General Conference and the Flu

 
mexico-flu
Two youths in Mexico with decorated face masks

Due to flu worries, and on the advice of the United States government, LDS church services were cancelled in Mexico today.

On a historical note, how many times has the LDS General Conference been cancelled due to flu outbreaks?

Portia has the right answer.

Here is an article reporting the most recent instance from the Deseret News/Salt Lake Telegram on September 27, 1957.

From the next day, here’s the paper’s editorial on the cancellation.

________________________

Stirling Adams guest blogs on bycommonconsent as one of the volunteer directors of the Dialogue Foundation, publisher of Dialogue: A Journal of Mormon Thought.

Comments

  1. Sam MB says:

    I suspect 1918, no?

  2. They may also have canceled some or all of April 1919, since there was a late-spring relapse.

  3. “Conference schedules were altered twice as a result of flu epidemics: in April 1919, when conference was rescheduled for June, and in 1957, when the October sessions were cancelled because of the Asian flu epidemic.” -http://newsnet.byu.edu/story.cfm/55086, “The History of General Conference”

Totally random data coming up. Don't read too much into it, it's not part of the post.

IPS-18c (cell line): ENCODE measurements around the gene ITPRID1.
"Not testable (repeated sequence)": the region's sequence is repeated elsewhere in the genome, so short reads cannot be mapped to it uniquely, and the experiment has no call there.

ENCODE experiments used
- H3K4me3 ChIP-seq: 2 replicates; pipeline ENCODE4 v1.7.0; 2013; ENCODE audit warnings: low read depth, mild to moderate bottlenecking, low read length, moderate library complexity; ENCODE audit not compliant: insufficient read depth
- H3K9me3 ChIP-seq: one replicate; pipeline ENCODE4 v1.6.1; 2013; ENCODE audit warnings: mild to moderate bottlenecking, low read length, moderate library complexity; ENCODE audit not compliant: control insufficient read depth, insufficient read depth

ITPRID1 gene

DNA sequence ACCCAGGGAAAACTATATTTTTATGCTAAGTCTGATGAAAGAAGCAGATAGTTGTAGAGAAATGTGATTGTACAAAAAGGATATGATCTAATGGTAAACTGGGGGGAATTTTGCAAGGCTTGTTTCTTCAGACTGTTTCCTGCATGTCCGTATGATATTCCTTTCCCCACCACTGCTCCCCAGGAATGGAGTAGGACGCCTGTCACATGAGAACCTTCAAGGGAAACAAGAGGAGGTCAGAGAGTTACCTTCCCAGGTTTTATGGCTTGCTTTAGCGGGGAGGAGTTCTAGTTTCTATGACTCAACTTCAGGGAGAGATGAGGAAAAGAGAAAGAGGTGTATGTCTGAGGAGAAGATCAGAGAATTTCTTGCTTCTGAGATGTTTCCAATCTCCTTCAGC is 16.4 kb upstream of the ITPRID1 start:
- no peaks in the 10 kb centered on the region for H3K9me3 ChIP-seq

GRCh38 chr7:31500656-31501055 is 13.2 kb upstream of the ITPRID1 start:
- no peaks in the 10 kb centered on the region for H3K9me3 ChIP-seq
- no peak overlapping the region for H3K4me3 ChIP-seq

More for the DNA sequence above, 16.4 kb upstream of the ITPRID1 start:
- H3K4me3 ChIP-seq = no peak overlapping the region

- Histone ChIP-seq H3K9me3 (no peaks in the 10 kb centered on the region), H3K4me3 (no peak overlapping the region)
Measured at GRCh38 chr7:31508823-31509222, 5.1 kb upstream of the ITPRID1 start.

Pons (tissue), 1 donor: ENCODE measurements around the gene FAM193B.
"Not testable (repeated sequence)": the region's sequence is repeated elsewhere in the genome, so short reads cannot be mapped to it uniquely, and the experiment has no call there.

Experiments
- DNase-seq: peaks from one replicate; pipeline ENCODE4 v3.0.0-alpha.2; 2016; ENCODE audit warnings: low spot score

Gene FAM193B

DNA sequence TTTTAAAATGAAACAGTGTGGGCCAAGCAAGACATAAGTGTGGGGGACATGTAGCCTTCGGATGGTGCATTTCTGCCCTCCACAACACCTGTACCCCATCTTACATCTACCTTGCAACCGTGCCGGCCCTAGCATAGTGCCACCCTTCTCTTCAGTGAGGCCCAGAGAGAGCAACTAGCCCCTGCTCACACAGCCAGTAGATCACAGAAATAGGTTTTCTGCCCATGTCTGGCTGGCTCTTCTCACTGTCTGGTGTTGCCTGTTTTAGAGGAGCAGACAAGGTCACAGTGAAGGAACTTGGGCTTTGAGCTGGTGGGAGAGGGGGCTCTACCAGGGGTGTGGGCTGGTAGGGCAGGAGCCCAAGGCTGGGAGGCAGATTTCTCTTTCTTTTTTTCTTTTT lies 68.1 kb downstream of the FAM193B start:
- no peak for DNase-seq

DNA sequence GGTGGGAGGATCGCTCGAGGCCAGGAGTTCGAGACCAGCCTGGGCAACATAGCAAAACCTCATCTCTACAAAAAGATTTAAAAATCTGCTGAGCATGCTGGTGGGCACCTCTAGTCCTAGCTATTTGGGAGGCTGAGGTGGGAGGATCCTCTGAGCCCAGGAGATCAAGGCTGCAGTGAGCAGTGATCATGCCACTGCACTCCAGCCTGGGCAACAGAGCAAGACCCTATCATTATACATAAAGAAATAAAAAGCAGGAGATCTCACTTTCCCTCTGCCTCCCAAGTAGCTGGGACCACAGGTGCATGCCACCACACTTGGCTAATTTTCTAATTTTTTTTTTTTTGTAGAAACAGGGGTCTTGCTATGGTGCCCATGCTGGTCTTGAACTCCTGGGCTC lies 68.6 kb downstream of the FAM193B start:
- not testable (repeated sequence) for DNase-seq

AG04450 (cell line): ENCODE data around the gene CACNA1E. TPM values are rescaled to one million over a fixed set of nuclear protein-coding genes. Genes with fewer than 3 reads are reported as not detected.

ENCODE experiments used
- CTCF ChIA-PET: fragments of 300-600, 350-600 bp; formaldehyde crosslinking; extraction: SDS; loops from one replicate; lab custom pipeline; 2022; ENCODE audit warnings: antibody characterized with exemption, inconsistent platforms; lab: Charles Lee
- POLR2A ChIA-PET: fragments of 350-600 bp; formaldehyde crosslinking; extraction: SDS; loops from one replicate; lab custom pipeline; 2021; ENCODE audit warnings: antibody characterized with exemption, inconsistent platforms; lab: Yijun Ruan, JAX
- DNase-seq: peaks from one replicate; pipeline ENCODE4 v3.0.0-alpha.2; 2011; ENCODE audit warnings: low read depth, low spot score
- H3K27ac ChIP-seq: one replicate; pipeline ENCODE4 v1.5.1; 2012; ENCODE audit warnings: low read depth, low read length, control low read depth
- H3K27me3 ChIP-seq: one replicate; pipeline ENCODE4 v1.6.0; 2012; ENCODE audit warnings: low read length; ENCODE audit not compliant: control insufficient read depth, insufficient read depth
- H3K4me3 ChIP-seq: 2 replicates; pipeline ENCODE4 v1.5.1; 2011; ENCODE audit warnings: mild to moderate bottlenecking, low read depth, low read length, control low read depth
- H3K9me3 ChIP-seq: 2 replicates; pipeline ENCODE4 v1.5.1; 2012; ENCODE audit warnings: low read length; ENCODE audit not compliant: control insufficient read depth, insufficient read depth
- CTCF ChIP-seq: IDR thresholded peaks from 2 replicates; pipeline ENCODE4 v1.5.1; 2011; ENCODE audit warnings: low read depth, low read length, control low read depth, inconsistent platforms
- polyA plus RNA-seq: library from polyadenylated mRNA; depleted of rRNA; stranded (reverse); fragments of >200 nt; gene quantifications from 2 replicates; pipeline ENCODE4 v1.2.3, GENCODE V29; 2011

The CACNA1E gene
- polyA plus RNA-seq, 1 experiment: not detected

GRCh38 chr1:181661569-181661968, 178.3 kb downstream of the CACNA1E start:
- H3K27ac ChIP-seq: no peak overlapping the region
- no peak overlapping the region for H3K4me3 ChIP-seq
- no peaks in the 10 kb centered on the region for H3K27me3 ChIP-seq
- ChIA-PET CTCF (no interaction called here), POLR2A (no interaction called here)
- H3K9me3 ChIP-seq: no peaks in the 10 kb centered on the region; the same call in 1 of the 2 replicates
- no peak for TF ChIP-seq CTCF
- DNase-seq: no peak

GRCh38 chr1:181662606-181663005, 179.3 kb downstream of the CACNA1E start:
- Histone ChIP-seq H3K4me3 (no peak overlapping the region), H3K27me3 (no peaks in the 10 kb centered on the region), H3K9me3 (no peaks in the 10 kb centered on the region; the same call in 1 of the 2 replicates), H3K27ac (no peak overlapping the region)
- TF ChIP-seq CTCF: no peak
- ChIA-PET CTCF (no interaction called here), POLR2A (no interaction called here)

4. queuno says:

    From the article: “Farah says the church is following recommendations from the Mexican government to suspend public gatherings in its capital city and other affected areas.”

    Did the recommendation come from US goverment or Mexican government?

  5. Stirling says:

    Queno,
    Good question, I was intentionally vague, and was referring to the federal government of the Estados Unidos Mexicanos, as Mexico is formally called.

  6. Portia is correct, according to a Deseret News/Salt Lake Telegram article from September 27, 1957. I’ll update the post to include part of the article.

  7. Bassanio says:

    If there were a flu outbreak in this era similar to the ones for which conference has been cancelled in the past, I think the church would cancel the mass meetings, but would still televise the speeches.

  8. @ Queuno,

    It was the Mexican government who ordered, with varying levels of compliance, that all major meetings to be cancelled. The Mexico City Temple has also been closed. The country is expected to return to activity today, though some primary schools will return next Monday, May 11th.

Follow

Get every new post delivered to your Inbox.

Join 7,786 other followers